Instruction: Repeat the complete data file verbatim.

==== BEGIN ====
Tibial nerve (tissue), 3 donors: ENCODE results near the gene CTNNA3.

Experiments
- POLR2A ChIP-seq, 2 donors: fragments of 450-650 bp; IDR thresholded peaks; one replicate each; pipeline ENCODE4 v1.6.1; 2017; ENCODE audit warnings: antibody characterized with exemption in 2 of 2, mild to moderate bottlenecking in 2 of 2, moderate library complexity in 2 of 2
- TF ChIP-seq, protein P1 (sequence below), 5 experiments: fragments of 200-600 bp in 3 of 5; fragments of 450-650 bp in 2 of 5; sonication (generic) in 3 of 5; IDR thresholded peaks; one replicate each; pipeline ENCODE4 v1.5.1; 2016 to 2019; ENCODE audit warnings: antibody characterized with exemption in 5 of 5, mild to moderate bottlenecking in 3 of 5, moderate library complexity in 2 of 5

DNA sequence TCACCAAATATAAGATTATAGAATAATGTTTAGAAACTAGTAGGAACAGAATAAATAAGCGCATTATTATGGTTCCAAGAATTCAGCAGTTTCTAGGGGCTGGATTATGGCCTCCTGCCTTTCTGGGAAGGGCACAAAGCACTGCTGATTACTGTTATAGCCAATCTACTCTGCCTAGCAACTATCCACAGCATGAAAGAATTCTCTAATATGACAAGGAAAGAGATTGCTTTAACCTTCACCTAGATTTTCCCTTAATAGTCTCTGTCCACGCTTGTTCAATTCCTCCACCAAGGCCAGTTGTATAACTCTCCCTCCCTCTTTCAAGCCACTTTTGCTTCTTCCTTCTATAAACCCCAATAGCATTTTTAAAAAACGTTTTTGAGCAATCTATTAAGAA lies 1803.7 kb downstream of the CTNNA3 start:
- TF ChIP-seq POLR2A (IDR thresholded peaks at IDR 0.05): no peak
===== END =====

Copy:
Tibial nerve (tissue), 3 donors: ENCODE results near the gene CTNNA3.

Experiments
- POLR2A ChIP-seq, 2 donors: fragments of 450-650 bp; IDR thresholded peaks; one replicate each; pipeline ENCODE4 v1.6.1; 2017; ENCODE audit warnings: antibody characterized with exemption in 2 of 2, mild to moderate bottlenecking in 2 of 2, moderate library complexity in 2 of 2
- TF ChIP-seq, protein P1 (sequence below), 5 experiments: fragments of 200-600 bp in 3 of 5; fragments of 450-650 bp in 2 of 5; sonication (generic) in 3 of 5; IDR thresholded peaks; one replicate each; pipeline ENCODE4 v1.5.1; 2016 to 2019; ENCODE audit warnings: antibody characterized with exemption in 5 of 5, mild to moderate bottlenecking in 3 of 5, moderate library complexity in 2 of 5

DNA sequence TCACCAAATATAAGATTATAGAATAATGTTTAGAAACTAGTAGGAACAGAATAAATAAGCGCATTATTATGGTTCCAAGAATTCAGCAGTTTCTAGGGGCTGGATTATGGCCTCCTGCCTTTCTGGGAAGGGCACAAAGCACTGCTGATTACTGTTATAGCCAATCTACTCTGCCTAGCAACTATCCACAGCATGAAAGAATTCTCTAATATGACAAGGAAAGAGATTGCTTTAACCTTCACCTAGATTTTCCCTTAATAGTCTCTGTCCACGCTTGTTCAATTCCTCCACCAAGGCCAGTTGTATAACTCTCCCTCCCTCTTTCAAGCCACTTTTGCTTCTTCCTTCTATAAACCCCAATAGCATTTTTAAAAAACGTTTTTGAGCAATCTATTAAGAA lies 1803.7 kb downstream of the CTNNA3 start:
- TF ChIP-seq POLR2A (IDR thresholded peaks at IDR 0.05): no peak